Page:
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Lloyd will be so lonely if we all leave him at once."
- To be sure I shall,” said the unsuspicious old gentleman : “do, Lord Hastings, make the parsonage your abode for a little time longer, if you can put up with me and its fare.”
Lord Hastings looked particularly happy, when he assured Mr. Lloyd that he had never in his life spent so pleasant a week as the one he had passed at Glanheathyn.
“Will you believe that, Miss Clare ?" said Colonel Llewellen to Clare, as she entered the room, with one very pretty, wild rose, that was known to grow on a tree near the miller's cottage, in her bosom.
“What?" she said, blushing deeply, as Lord Hastings looked at her.
That the Earl never spent so happy week in his life as this, or the last : whi was it, Lord Hastingsp a s it to-e that
misses of from eighteen to two-and-twenty, when they meet at night to prepare the papillottes for next day execution, and to brush and curl in company.
The cottage was but a small habitation, $0 Gwenthlean and Clare slept together. They certainly never talked scandal, for their range of fashionable acquaintance was small-but for love affairs ! if we may take that one night's conversation as a sample for the rest, they did exhaust themselves and their candle in Cupid's cause.
Clare knelt at Gwenthlean's confessional, breriary in hand. Told over all her sins, , and received most sisterly absolution, in the shape of almost as many kisses as she had given Gwenthlean on a former occasion. But shocking to say, they even made their mother a party to their lovetales, and she, in her turn, absolved her daughter Clare by kisses and blessings. ,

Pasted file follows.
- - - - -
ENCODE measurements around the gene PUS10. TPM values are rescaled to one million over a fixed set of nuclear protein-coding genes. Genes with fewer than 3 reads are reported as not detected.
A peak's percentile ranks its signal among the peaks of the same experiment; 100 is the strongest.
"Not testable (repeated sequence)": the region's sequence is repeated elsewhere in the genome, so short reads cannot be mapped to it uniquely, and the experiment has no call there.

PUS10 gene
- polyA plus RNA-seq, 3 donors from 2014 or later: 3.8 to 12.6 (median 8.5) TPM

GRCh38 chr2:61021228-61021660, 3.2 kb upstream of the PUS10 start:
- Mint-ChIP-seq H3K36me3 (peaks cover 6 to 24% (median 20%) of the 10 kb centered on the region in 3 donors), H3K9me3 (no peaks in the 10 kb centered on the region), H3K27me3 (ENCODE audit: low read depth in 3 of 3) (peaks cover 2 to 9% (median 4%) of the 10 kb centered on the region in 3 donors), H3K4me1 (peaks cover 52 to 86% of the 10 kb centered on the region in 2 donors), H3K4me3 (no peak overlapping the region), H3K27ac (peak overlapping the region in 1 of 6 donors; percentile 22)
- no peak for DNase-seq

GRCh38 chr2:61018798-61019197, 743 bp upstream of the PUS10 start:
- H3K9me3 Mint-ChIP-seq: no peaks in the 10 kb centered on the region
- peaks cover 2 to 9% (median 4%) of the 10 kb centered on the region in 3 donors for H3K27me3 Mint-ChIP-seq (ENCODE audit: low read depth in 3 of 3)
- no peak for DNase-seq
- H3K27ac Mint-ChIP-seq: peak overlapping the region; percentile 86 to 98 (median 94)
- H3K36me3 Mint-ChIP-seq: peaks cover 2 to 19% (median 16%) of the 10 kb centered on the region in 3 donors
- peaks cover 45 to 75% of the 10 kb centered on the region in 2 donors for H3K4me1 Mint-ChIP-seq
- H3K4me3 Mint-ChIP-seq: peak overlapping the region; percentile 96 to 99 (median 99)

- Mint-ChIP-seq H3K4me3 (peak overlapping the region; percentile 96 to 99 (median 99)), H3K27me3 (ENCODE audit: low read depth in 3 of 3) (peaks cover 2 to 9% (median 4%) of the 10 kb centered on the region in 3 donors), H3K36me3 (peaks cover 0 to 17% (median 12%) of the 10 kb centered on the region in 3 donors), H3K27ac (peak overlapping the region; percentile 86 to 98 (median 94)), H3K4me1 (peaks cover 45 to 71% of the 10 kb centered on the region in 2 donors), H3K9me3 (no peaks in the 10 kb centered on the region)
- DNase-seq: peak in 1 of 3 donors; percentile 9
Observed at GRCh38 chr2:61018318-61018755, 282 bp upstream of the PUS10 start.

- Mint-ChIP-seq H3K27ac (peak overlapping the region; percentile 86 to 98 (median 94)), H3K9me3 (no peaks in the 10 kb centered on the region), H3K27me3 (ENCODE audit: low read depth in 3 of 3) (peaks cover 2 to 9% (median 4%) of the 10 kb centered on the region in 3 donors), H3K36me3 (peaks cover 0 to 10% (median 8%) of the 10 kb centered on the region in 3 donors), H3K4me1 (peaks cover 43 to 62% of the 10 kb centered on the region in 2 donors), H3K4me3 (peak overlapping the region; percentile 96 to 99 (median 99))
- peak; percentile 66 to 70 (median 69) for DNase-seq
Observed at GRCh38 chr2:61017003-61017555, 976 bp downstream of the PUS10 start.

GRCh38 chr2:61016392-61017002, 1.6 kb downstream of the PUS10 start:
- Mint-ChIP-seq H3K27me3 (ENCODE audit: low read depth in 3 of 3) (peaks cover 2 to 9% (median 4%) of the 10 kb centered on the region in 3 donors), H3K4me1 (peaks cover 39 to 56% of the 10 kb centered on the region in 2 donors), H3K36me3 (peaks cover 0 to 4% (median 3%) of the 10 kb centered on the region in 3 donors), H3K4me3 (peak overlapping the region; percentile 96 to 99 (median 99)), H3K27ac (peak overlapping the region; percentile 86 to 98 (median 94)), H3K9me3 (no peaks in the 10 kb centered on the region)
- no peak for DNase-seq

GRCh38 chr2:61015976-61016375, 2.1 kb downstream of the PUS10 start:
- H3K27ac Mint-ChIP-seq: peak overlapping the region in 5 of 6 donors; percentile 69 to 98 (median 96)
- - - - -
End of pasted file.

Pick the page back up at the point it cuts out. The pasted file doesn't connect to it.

And what were Clare's sins and iniquities? They must have been heavy, if her
blushes and most beautiful confusion tell true. She was so astonished, she said-80. confounded--so taken by surprise, that sbe scarcely knew what to say or do. Lord Hastings had actually declared himself in love with her, and had proposed for her! He, the last man in the world that she considered an admirer. He had told her that he had long loved her, but that he had misunderstood her character until he had seen her under her mother's roof. Had thougbt her too proud and almost too heartless to return a genuine and disinterested passion. He had said that he now discovered the fault to be his own, and that it was his natural mistrust and reserve, that had made him fancy what were really excellences defects—and what was, the mere result of position and character, the perfection of art.
He had confessed himself in error from beginning to end, but rejoiced in that error, since it had enabled him to judge
more entirely of the virtues of one who he had admired in the height of her splendour and prosperity, and loved in the period of her comparative adversity. He had thrown himself upon her compassion for forgive. ness for his apparently contradictory conduct, as well as for much that she must have thought restrained and singular in his manner, and had entreated her not hastily to reject a heart that was wholly her own.
“ And what did you say, dear Clare ?" said Gwenthlean, in breathless anxiety. “I hope you-you-oh! he is so kindso yood. What did you say to him?"
“Why,” said Clare, blushing, and looking on the ground, " what could I say, dearest? but that I felt his generosityhis attachment_his proposal-to be much beyond my deserts—and that I merited all. that he had ever thought of me, and was not worthy of his improved opinion,